> and Juniper have explored suppressing some gear,
> but customers still want 50ms protect gear response,
> so they can't really shut down.
> Even making heat sinks to move the heat is getting
> Force10 also talked to customers about it; in order
> to do turning off portions and then turn back on,
> incurs latency, buffer some packets, etc; people
> can be sensitive to jitter and latency.
> Pushback has been fairly large from other sources.
> Q: Rick Wesson--to colo vendors--when will heat/BTUs be
> a part of of the charges? And to server vendors, when
> will heat be a listed component upon which vendors make
> A: IDCs don't charge based on heat load.
> Power as proxy for heat right now.
> Cooling overhead is wrapped into cost of sq ft and power;
> costs from utilities have been going up 30% due to
> oil prices going up.
> Might make it easier to add that charge for customers.
> Hardware vendors are certainly seeing power/heat
> limitations in RFPs.
> Building smaller systems with fewer slots to meet those
> Customers asking for gbits/kw now from network gear.
> Sun notes that total cost of ownership, power may
> cost more to run the server than the cost of the
> server itself.
> Q: Lane Patterson, equinix. T640, if you redesigned it
> today, what fraction of power would it use today
> compared to past?
> Do they engineer gear to see how much they can pack
> into the same power/heat footprint?
> But customers are also asking for more and more
> capacity, less likely to pay for holding the line
> at same power/heat as previous generation.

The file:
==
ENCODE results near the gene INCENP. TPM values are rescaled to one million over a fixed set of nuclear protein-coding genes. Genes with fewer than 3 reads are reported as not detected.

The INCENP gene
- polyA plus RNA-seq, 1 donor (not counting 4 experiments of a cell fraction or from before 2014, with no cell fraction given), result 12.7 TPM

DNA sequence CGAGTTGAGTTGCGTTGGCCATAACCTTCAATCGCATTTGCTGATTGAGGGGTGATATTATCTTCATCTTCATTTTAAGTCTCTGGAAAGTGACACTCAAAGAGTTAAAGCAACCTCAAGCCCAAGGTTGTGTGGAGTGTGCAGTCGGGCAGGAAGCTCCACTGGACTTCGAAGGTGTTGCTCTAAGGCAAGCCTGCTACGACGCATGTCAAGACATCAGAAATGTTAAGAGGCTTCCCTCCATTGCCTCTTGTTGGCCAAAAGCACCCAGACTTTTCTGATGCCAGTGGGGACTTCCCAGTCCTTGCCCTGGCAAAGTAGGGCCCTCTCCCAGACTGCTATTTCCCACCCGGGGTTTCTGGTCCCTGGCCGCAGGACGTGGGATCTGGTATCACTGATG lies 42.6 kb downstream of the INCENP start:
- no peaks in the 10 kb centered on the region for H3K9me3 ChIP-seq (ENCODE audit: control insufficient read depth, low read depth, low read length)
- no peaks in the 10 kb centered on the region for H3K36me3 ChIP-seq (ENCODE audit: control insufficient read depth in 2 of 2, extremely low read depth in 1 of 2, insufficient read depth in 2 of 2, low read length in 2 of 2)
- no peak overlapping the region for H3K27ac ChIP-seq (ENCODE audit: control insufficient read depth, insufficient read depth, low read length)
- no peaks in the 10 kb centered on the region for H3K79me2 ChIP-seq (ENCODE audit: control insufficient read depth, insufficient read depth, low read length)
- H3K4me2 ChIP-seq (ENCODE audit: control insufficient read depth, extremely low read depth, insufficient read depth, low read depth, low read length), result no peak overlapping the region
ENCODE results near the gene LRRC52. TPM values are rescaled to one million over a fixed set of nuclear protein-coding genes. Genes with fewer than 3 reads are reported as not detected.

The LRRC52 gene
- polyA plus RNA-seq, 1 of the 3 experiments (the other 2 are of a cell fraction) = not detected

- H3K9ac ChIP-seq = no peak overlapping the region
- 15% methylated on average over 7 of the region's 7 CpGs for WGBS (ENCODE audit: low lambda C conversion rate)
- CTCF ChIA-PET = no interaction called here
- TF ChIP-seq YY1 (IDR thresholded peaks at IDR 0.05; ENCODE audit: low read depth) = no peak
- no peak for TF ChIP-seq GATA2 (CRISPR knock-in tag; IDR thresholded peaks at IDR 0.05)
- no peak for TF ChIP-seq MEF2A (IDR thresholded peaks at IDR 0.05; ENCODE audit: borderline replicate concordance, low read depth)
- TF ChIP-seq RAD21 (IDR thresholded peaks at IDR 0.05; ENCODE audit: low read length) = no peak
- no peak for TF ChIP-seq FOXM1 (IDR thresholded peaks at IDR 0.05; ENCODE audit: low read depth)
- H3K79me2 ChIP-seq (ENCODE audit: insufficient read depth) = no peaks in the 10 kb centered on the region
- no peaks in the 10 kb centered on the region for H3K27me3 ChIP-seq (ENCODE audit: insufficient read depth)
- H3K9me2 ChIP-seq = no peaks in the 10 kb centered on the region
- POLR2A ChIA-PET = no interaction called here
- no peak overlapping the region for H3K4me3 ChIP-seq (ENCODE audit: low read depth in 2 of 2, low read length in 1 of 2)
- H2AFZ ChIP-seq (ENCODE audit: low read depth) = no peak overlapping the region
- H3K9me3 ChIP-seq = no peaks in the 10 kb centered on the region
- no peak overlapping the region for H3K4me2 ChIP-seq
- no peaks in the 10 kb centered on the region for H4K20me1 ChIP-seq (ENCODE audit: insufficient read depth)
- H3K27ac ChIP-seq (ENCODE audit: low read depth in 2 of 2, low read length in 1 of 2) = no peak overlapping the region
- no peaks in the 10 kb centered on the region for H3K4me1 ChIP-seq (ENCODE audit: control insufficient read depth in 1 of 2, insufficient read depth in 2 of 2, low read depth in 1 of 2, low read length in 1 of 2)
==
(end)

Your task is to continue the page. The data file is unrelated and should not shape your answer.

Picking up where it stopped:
> Cisco reiterates that we're running out of tricks;
> we can hold the line for a product generation, but
> after that, we're out of luck. We may need to
> shift architecture of pops going forward.
> Why not build in cheaper places, and backhaul?
> Q: Jared Mauch, NTT--huge customer demand; no vendors
> are proving interfaces greater than 40gig; not for
> next 3 years at least will there be faster links;
> backhauling from remote locations requires aggregating
> more and more traffic; if link speeds aren't increasing,
> backhaul isn't practical.
> As media companies continue deciding they can
> sell movies, music, and the like online, we may
> start hitting the wall; demand on all sides is
> growing, and we're running out of ways to address
> these challenges.
> Q: Avi Freedman. Talks to people doing lots of very
> dense disk solutions. Rackable solutions working
> on high density storage racks using laptop drives.
> 48 disks for you starts to generate a lot of heat;
> thumper product?
> 4u, 196 laptop disk rack unit? For people who need
> lots of spindles, lots of IOPS.
> A: can't talk about those products, they showed
> up in Jonathan's blog, but don't exist yet.
> There are always going to be limitations, the
> vendor will expect you can run the box in the
> location you're going to put it; that is, box
> has requirements, need to make sure customers
> are installing boxes in areas where the thermal
> issues are being considered.
> Q: phil, rosenthal, ISprime.
> people on the panel are pretty good, not the worst
> offenders. You need to hit the 1u server people
> where most power is being wasted; Dell 1650 vs
> Dell 1850; processor time, sitting at 90% idle
> on both system for bottom of line servers, do
> we need lower end CPUs on server lines so the
> CPUs won't be idle.
> A: why not use fewer machines, but have them do
> more work each? Virtualization might help us a
> bit in these areas, where we get more efficient
> use of the servers already in place.
> Equinix notes neutral current dropped a lot,
> people using 208V instead of 120V, generates
> less heat to the datacenter as well.
> Q: Randy; on left, crew singing I want my p2p.
> will always have max heat in the rack; servers and